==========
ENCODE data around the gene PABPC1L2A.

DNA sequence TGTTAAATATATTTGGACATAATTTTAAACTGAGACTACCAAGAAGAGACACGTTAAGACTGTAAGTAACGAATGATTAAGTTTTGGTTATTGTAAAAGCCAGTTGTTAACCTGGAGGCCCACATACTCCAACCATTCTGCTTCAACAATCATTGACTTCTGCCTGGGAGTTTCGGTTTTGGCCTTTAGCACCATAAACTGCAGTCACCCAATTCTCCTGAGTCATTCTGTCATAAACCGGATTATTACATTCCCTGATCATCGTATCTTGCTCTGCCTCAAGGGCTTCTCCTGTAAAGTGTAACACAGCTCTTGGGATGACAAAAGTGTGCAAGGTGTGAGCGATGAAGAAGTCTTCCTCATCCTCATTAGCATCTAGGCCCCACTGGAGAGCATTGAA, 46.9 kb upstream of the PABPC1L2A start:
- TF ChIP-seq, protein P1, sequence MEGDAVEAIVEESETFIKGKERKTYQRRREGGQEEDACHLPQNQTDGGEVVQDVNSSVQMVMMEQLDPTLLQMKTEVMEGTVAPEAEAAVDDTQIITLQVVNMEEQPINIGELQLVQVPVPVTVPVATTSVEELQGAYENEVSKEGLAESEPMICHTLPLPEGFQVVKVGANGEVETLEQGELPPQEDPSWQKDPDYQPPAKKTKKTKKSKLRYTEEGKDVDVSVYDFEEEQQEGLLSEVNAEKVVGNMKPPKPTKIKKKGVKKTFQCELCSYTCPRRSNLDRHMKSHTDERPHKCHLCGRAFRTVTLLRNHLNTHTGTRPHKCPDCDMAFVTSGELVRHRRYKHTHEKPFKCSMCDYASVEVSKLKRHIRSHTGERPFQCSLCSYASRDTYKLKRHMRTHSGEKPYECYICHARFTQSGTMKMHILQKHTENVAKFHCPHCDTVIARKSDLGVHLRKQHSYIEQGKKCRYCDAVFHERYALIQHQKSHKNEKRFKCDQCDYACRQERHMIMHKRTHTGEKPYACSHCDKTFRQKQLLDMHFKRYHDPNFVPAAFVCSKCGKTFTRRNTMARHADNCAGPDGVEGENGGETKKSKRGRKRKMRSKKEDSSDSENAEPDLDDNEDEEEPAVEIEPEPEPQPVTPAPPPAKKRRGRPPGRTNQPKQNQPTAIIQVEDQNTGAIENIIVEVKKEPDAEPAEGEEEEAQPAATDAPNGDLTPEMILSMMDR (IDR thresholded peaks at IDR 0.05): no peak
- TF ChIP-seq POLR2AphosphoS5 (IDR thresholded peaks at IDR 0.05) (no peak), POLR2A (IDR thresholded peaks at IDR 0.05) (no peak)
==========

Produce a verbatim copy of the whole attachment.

ENCODE data around the gene PABPC1L2A.

DNA sequence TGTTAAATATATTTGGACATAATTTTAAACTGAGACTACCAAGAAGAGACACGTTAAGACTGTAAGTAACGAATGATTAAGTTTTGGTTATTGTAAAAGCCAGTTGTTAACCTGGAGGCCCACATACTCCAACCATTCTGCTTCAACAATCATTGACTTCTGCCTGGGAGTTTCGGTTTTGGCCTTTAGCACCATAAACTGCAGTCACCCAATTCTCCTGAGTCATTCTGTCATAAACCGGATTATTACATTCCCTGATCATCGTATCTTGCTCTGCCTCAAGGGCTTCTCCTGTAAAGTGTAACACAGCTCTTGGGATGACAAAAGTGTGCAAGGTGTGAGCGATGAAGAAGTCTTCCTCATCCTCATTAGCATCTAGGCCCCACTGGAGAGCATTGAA, 46.9 kb upstream of the PABPC1L2A start:
- TF ChIP-seq, protein P1, sequence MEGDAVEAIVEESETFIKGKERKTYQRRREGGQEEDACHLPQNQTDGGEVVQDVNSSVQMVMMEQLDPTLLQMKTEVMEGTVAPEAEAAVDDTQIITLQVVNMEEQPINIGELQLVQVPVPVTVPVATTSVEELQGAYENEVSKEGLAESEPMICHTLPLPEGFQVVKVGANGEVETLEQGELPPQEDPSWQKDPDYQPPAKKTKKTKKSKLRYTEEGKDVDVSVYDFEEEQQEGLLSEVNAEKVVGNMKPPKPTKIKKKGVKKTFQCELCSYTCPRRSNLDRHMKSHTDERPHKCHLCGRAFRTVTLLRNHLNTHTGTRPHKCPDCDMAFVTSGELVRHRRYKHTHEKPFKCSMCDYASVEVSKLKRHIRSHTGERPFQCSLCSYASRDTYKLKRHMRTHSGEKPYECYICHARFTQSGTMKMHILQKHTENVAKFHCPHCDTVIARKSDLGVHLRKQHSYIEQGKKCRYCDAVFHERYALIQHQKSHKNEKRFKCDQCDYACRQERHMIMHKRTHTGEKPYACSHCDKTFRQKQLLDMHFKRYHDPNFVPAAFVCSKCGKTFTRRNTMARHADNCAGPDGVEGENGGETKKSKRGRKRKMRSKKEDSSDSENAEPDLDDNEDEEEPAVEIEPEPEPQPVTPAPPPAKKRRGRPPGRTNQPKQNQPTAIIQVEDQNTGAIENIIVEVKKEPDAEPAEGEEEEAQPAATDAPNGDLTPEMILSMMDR (IDR thresholded peaks at IDR 0.05): no peak
- TF ChIP-seq POLR2AphosphoS5 (IDR thresholded peaks at IDR 0.05) (no peak), POLR2A (IDR thresholded peaks at IDR 0.05) (no peak)